Megan Dooley Made In Kalamazoo Album Release
wsg Delilah DeWylde, BoneJo, Hannah Rose and the GravesTones
Bell’s Eccentric Café, Kalamazoo
Nov. 12; 8 p.m. doors; 9 p.m. show
FREE; Ages 21+
bellsbeer.com; (269) 382-2332
Born in the parking lot of Borgess Hospital 29 years ago, singer-songwriter Megan Dooley has tried to embody the city of Kalamazoo in everything she does.
Especially her music.
That’s why titling her new album, Made In Kalamazoo, just made perfect sense.
“Literally everything about the project, except the actual pressing and manufacturing, was made in Kalamazoo,” Dooley said of the album. “Everything from the actual recording process, to the contributing musicians, the businesses sponsoring me, the photography and even the design of the project itself were all based and created in Kalamazoo. …Even the guitar I recorded with was a ’70s-made Kalamazoo Gibson.”
With the old Gibson “Made In Kalamazoo” logo tattooed on her left shoulder, Dooley has strong pride in the music community that has gotten her to where she is now.
The host of a weekly open-mic night at Louie’s Trophy House, as well as a regular at Old Dog Tavern, The Union, Bell’s Eccentric Café and just about any other place in Kalamazoo that has live music, Dooley has emerged as something of an ambassador to the city’s vibrant and inclusive music scene.
“I’ve spent my entire happy career here with a lot of support from the city and its members over the years,” Dooley said. “I love Kalamazoo and I try to be an active person in the community because I really care about the music scene here, and I hope to contribute to the wide-range of talent that this area has to offer. I’m so proud of where I’m from and this album that I want everyone to know where it all came from.”
Funded by the Arts Council of Greater Kalamazoo, through their Kalamazoo Artistic Development Initiative (KADI) grant, Dooley recorded Made In Kalamazoo at La Luna Recording and Sound with Kalamazoo mainstay Ian Gorman this past summer.
She collaborated with numerous area musicians on the set, including Grand Rapids’ Delilah DeWylde, who Dooley calls a “mentor and very good friend.” The pair have played together quite a bit recently, even sharing the “stage” while performing during a class at The Funky Buddha Hot Yoga Studio in Holland.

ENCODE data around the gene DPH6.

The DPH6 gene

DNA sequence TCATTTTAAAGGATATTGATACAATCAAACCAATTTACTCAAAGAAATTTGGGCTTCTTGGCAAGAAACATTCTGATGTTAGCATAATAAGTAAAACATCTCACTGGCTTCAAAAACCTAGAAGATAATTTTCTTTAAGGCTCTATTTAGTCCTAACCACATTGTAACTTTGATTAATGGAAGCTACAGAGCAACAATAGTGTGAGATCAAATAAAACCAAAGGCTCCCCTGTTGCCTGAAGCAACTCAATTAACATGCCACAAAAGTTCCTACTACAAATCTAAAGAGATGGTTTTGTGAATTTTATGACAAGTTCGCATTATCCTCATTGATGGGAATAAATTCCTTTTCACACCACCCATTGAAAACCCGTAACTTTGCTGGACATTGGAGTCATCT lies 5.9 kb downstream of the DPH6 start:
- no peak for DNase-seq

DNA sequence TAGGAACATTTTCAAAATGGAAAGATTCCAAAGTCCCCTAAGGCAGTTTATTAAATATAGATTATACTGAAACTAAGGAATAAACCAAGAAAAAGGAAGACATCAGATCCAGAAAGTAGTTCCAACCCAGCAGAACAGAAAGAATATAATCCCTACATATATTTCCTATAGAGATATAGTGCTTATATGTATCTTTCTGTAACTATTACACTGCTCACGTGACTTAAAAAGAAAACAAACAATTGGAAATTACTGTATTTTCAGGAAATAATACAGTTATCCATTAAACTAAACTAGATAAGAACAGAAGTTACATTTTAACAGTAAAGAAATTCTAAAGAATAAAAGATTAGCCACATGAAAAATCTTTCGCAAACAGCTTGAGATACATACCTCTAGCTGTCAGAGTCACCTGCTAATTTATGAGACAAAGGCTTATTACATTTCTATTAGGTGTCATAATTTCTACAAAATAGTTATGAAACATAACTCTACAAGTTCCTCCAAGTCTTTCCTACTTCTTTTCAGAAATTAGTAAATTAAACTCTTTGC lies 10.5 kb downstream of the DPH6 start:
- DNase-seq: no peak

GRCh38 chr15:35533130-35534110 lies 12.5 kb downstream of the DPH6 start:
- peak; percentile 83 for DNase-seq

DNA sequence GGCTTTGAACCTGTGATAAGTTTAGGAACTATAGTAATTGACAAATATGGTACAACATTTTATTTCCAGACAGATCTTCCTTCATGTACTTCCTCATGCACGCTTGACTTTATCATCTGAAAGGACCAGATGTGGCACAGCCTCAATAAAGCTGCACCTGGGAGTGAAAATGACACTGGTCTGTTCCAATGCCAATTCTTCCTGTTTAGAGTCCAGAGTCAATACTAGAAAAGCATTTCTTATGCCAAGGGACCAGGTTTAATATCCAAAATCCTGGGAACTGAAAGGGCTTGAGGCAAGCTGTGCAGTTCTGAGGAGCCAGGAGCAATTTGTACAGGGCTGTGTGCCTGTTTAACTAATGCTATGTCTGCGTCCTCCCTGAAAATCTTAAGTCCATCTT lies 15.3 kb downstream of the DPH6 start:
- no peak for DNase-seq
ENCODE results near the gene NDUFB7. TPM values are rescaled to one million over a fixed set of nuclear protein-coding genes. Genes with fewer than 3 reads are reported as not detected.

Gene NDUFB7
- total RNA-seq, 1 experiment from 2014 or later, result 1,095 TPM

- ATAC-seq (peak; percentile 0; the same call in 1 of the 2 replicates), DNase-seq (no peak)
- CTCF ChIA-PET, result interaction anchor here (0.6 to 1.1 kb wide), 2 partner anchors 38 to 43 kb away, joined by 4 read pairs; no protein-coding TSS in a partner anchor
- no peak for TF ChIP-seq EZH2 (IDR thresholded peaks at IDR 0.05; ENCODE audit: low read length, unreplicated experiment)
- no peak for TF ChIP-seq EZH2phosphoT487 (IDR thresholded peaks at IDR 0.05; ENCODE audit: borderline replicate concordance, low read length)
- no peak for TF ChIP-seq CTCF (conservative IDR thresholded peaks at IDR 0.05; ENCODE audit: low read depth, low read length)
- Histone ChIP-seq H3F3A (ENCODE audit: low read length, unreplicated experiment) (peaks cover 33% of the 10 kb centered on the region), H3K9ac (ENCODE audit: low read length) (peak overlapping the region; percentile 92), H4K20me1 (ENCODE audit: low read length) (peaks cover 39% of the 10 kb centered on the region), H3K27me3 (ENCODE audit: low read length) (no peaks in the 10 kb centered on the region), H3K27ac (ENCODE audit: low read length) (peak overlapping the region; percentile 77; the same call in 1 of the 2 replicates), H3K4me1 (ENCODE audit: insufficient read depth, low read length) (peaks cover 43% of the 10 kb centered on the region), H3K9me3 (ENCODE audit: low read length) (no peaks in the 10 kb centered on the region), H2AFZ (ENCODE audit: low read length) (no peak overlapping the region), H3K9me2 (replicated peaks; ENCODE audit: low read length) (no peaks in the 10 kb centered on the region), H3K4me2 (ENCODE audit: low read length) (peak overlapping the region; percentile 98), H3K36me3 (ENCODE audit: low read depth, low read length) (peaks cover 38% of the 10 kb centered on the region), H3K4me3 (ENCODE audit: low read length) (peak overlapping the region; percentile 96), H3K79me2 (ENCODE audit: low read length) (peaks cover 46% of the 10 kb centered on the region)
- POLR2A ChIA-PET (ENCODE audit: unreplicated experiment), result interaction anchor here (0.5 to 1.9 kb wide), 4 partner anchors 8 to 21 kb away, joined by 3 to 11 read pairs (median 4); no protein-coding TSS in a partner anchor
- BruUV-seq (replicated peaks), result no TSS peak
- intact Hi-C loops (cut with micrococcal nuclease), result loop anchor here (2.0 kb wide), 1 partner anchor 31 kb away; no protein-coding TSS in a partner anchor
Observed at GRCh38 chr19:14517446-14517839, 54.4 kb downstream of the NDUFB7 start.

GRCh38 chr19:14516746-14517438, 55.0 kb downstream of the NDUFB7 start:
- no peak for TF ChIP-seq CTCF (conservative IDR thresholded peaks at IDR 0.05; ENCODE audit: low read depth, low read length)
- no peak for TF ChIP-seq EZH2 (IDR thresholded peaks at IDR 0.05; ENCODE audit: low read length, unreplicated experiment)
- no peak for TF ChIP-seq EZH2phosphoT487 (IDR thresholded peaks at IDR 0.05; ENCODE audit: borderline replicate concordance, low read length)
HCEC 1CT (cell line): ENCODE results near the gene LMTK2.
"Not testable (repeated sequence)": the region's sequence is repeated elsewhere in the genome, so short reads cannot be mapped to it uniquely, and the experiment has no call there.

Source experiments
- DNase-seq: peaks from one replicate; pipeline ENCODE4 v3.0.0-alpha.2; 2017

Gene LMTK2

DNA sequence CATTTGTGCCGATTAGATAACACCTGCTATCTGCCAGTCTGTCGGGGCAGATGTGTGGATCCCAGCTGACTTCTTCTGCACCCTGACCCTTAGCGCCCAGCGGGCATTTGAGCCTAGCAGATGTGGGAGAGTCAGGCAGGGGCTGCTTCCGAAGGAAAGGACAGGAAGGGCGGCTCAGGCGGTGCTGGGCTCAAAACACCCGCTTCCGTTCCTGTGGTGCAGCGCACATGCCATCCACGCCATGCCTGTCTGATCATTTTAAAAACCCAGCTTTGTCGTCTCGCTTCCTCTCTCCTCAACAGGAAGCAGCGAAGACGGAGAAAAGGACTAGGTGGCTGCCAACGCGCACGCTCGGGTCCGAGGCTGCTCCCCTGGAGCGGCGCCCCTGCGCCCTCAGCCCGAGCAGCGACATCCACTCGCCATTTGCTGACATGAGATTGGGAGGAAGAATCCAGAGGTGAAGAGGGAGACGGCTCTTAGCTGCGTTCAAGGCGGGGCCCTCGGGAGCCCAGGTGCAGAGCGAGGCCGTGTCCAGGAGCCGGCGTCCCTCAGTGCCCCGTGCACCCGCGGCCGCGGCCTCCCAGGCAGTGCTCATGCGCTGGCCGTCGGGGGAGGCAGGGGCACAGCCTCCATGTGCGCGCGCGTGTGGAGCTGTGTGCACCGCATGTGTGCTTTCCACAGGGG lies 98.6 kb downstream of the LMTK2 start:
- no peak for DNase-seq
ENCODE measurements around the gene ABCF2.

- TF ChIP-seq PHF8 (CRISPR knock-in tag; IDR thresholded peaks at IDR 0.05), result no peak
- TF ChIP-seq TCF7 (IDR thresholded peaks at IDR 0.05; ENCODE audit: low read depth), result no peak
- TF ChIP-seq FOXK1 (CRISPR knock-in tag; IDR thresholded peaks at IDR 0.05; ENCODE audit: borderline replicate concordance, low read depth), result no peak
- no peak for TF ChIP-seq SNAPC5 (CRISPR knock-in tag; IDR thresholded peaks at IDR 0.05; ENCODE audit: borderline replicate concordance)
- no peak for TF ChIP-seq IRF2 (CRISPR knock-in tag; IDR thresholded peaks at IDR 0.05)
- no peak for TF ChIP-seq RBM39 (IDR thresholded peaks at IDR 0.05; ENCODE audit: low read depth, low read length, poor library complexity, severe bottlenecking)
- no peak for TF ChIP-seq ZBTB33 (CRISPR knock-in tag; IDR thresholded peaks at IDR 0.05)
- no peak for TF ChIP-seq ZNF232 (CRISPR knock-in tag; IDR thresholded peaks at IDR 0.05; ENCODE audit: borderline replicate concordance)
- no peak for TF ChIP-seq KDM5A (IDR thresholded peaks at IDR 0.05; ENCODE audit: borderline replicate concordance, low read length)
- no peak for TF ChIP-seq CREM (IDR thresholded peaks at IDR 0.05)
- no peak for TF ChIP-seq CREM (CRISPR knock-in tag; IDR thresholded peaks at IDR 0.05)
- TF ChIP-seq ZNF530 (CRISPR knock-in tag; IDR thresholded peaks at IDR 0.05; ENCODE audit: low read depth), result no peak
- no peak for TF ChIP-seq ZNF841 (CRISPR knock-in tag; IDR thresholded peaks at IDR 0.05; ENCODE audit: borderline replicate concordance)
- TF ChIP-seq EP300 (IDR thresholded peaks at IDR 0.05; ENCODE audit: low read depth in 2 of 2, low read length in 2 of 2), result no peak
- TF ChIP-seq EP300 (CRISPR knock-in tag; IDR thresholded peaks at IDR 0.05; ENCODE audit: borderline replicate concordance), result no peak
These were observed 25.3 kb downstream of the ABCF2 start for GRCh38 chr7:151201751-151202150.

Made In Kalamazoo is also Dooley’s first release under just her own name and she couldn’t be happier about that.
“I feel so confident about this project that I would just like to pretend that I’ve never released anything before this,” Dooley said of her previous LPs with past project Dooley Noted. “Technically, I’ve released three albums, but all of them more than eight years ago, and I’ve kept them quiet for a reason. I’m a live musician, what can I say?!”
Live, Dooley has distinguished herself by developing her style over the better part of the past 20 years. Growing up, she’s gone from what she describes as an “angry rock/blues open mic’er” to a much more versatile performer, known for her rich vocals, beautiful banjolele and contagious, melodic whistling.
“I play a lot of different styles of music from many different time periods,” she said, listing American roots, old soul, folk, torch, swing and even old country, as genres all close to her heart.
“So at this point I can keep Johnny hipster happy while giving grandma a big smile from that good old Ink Spots cover I play. It’s really important to keep people guessing as a solo female performer. Folks look at you and expect a certain thing. Call it stereotyping or whatever, but 10 minutes into my set, that notion usually gets thrown out the window — and I just live for that shit.”
Made In Kalamazoo also comes after the disbandment of her previous project, Moxieville, following her breakup with former Moxieville bassist Andrew Whiting this past May.
“Unfortunately, Andrew became less and less interested or involved in the project,” she said. “It was a really, really hard situation to bounce back from. On top of going through a terrible breakup, moving and playing tons of shows alone for the first time in years, I had to push back my recording timeline, find replacement players, rehearse like crazy and rearrange all of the music in a very short period of time.”
Scrambling for those two months, Dooley rewrote music, replaced arrangements and reorganized everything to make this her solo debut.
“It all sounds pretty stressful and it was, but it was a true blessing after everything was said and done,” she said. “In the end, I had complete creative control over everything. I could work with all of the people I’ve been dying to work with my whole career and I could release something that I was really proud of…It’s been a long, weird journey, but I feel like I’ve finally found my voice. Playing these styles of music and recording this album has been like coming home for me.”